The health benefits include:

Heart protection. Inside your digestive system, soluble fiber attaches to cholesterol particles and takes them out of the body, helping reduce overall cholesterol levels and the risk of heart disease. Oatmeal may offer the most heart protection.

Diabetes protection. Because soluble fiber isn’t well-absorbed, it doesn't contribute to the blood sugar spikes that can put you at risk for type 2 diabetes and heart disease. If you already have diabetes (either type 1 or type 2), soluble fiber can even help keep your condition under control.

Weight loss. Soluble fiber can also help you get to, or stay at, a healthy weight by keeping you feeling full without adding many calories to your diet.

Healthy bowel movements. Soluble fiber soaks up water as it passes through your system, which helps bulk up your stool and guard against constipation and diarrhea. In fact, most fiber supplements contain mostly soluble fiber.

The health benefits include:

Weight loss. Like soluble fiber, insoluble fiber can play a key role in controlling weight by making you feel full.

Digestive health. Eating lots of insoluble fiber also helps keep you regular. And if you do get constipated, adding more of it to your diet can get things moving. Insoluble fiber can also improve bowel-related health problems, such as constipation, hemorrhoids, and fecal incontinence (problems controlling your bowel movements).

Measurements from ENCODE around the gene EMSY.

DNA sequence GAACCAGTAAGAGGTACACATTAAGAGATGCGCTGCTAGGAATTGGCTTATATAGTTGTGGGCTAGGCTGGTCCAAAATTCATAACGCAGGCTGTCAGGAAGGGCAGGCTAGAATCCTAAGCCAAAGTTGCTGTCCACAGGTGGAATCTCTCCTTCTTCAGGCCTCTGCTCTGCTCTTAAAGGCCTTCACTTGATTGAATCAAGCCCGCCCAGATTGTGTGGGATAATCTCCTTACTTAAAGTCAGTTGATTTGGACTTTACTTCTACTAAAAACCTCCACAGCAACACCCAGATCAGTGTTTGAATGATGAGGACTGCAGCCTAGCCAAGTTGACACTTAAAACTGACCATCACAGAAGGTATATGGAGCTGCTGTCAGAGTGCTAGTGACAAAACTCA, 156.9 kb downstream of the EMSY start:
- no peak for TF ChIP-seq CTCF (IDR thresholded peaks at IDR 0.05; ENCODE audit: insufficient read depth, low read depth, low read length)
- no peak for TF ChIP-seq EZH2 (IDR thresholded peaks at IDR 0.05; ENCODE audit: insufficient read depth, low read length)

Generally, "prebiotic fiber" refers to a fiber that's a food source for the microorganisms in your gut. Fiber is nondigestible, so it makes its way to your colon more or less intact. There, microorganisms ferment it and use it as food, in the process creating short-chain fatty acids. These short-chain fatty acids can do things such as nourish colon cells and help produce mucus in your gut, which potentially protects against harmful compounds.